Home > Breaking news > Senate Rejects Tinubu’s Bill Seeking Special Status For Lagos

Senate Rejects Tinubu’s Bill Seeking Special Status For Lagos

The Nigerian Senate on Wednesday voted against a bill seeking special status and federal grant for Lagos State. The bill sponsored by Oluremi Tinubu, the All Progressives Congress Senator representing Lagos Central, was rejected on Wednesday after failing a voice vote called by Ike Ekweremadu. Consequently, the bill, SB 112, failed to scale second reading for committee stage.

It sought one per cent of federally generated revenue as special grant for Lagos State in view of the former Nigeria capital’s socio-economic significance. According to the official Twitter of the upper legislative chamber, the bill didn’t pass the second reading. It was rejected after failing a voice vote called by Ike Ekweremadu.
WSJ reports that it was drama galore on the floor of the Senate as the subtitle conspiracy against the APC national leader, Bola Tinubu came to the fore as debate for the desirability or otherwise of a special status for Lagos State raged on the floor of the Senate. It was like a case of PDP agaist the APC as  PDP speakers except Senator Raji-Rasaki who was first lady in Lagos State for about four years, spoke against the idea. Former Governor of Sokoto State, Wammako, of APC said the bill should be killed for coming at a wrong time. He said, Lagos State was about the only viable states in the country today while every other state could barely pay salaries. He pointed out that it would amount to making the rich state to be richer and the poor states to be poorer if the bill should scale through the second reading.

Senator Barnabas Gemade of APC from Benue State explained why the bill should be given favorable consideration given the important position of Lagos state in the socio-economic life of  the country. He noted that every state of the federation was represented in Lagos with its attendant socio-economic implications on the resources of the state. He drew some analogy from the US where Nigeria copied its brand of democracy from, saying one state in the US generates $30b revenue from sea port charges alone while another one generates $15b from airport charges alone all of which are approximated by the Federal government in Nigeria. He however, called for true federalism in which case every state would be entitled to the resources generated from its domain while royalty is paid to the Federal Government.

Senators from Cross Rivers and FCT also said they would only support the bill on the condition that same treatment would apply to their respective state and Territory. Senator Aduba to the chagrin of other members noted that FCT also deserved special status as the Territory was in dire need of infrastructural upliftment. He said the territory should be given special allocation from the federation account as the nation’s seat of power.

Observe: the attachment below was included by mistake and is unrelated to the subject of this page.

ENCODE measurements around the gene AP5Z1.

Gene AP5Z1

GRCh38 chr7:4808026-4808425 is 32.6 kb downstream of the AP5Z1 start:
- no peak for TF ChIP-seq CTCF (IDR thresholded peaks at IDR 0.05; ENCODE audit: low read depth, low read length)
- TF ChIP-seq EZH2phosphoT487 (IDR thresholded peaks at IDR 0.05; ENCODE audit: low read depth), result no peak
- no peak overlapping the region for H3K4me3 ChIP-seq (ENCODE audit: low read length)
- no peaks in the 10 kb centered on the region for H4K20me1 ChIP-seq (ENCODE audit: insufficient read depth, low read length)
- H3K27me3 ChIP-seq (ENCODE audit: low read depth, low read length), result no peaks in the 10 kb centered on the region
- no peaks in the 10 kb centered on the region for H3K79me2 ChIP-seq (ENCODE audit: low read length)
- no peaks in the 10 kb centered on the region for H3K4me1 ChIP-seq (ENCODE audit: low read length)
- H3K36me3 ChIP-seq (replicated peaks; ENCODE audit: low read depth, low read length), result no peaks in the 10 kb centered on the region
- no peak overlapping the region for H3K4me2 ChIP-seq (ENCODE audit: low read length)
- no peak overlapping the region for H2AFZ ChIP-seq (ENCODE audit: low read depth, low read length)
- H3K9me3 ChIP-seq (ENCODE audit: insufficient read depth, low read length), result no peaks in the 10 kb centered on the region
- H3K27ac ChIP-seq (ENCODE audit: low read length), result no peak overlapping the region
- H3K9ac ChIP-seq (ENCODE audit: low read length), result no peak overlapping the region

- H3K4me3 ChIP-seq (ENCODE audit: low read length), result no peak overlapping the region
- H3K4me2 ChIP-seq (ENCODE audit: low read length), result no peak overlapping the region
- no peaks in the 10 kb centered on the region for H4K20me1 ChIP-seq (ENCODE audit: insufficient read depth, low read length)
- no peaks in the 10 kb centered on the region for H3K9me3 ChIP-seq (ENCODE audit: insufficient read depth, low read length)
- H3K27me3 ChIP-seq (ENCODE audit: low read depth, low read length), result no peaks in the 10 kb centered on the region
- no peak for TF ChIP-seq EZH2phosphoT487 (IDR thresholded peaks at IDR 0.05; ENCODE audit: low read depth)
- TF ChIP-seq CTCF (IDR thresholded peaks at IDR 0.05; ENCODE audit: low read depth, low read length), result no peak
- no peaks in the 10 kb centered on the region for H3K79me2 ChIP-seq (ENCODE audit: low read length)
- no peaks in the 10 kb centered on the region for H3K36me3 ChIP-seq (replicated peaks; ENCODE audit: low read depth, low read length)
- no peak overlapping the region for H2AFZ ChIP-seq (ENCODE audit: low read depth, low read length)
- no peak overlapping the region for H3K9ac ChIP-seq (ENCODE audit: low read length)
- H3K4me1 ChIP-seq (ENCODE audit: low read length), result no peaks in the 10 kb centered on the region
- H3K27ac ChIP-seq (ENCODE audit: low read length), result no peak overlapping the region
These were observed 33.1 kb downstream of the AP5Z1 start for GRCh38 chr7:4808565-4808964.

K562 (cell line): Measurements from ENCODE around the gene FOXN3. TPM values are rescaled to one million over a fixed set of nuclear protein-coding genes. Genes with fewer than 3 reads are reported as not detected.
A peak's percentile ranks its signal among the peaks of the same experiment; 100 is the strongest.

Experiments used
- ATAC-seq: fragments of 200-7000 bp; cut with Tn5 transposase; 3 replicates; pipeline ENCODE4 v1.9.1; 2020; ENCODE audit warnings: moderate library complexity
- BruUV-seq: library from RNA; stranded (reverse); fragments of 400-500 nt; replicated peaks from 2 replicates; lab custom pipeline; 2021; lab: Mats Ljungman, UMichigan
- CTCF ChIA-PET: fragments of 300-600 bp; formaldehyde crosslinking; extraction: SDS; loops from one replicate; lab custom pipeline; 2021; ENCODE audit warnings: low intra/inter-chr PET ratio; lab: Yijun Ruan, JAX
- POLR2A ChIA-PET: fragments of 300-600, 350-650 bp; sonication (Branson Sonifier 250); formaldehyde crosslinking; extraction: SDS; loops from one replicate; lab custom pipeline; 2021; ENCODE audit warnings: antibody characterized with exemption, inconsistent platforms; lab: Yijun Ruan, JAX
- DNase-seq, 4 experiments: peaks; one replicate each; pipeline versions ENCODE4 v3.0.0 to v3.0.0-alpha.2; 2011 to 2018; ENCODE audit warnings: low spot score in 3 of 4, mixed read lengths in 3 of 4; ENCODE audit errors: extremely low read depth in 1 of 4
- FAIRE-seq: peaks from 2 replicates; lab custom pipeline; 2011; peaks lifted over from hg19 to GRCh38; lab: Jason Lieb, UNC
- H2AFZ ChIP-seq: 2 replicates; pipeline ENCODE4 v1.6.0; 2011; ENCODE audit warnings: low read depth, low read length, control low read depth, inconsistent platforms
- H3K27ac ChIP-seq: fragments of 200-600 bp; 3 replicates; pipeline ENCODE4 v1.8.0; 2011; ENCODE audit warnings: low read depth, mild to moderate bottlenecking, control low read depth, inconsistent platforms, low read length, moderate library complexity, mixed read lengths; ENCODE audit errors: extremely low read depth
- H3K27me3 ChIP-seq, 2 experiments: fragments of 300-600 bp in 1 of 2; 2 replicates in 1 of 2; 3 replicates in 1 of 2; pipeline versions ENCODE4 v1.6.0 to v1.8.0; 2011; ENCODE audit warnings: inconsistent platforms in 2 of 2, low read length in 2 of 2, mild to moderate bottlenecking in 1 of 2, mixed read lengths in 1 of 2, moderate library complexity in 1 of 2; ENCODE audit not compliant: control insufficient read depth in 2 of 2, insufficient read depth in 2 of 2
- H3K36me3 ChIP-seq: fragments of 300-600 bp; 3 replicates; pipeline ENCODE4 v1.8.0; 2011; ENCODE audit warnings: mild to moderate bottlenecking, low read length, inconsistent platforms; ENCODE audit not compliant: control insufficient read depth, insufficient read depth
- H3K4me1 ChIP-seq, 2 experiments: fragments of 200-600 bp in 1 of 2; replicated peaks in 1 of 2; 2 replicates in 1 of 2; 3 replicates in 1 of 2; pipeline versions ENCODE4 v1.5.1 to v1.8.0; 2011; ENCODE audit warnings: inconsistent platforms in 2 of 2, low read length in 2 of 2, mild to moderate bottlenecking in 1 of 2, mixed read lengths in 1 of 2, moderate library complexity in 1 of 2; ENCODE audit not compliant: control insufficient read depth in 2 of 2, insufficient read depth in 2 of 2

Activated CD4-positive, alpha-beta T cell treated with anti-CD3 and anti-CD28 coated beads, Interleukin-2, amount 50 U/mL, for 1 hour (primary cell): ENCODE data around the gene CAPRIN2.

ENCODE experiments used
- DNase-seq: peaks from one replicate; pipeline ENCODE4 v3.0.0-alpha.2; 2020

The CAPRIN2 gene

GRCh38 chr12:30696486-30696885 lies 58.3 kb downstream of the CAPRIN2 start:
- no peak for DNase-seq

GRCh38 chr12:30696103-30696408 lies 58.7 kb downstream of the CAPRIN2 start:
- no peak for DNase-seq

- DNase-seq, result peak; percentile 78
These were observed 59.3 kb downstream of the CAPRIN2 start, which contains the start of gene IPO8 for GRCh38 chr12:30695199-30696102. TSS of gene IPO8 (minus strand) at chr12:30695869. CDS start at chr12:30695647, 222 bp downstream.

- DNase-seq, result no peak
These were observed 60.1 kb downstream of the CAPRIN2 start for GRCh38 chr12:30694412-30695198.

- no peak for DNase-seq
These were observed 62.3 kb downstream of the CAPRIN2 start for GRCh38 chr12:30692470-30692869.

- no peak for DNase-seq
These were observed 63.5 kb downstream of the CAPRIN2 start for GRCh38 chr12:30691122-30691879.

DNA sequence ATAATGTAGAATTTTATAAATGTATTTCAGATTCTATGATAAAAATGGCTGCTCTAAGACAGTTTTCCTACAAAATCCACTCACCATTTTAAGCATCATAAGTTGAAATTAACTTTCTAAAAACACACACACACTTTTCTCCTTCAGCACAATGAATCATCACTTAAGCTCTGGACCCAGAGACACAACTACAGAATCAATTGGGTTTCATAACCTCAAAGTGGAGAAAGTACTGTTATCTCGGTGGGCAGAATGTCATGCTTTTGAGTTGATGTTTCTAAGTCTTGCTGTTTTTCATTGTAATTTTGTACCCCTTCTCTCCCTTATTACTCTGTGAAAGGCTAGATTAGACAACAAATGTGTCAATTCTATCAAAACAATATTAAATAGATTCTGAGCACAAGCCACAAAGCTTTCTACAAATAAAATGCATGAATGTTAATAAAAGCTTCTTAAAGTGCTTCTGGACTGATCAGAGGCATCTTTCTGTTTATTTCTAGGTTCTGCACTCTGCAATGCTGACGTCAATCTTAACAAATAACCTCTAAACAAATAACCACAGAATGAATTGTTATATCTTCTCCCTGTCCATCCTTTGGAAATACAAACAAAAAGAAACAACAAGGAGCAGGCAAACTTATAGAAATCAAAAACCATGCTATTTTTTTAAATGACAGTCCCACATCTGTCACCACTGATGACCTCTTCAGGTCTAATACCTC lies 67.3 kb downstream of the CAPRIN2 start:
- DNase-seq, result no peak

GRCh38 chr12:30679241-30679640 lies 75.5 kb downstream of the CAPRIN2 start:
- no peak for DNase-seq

The notion apparently drew the ire of the Senate Chief Whip, Adeyeye who described the FCT as a spoilt brat that needed no such privilege. The outburst elicited an uproar from the PDP Senators who demanded an apology from the Chief Whip for such an unguarded statement. The presiding officer, Ike Ikeremadu who winked to Senator Aduba to maintain his cool as he was apparently on his side, took advantage of the near commotion in the senate to kill the bill by calling for a voice vote at a time most Senators particularly from the North were enraged by the Senator Adeyeye’s outburst. The result of the vote was an overwhelming No to kill the bill abruptly as expeccted.

WSJ reports the apparent indiscipline in the Senate as the house was rowdy . Ikeremadu who presided over the affairs of the senate as Bukola Saraki was at the CCT trial, had an Herculean task bringing sanity back to the house as members stood in groups of three or four having side discussions while the acting president was calling for order to no avail.






About Editor

Otunba Sayo Akintola is a 1992 graduate of Linguistics from the University of Ibadan, Oyo State. He holds a post-graduate diploma in Financial Management and MBA from Abubakar Tafawa Balewa University, Bauchi. He started his 12-year sojourn in journalism at the Nigerian Tribune in 1993 as Business and Economy reporter. He rose through the ranks to become the Group Business Editor of the nation’s oldest surviving private national newspaper, the Nigerian Tribune. He set up World Street Journal magazine in 2018.

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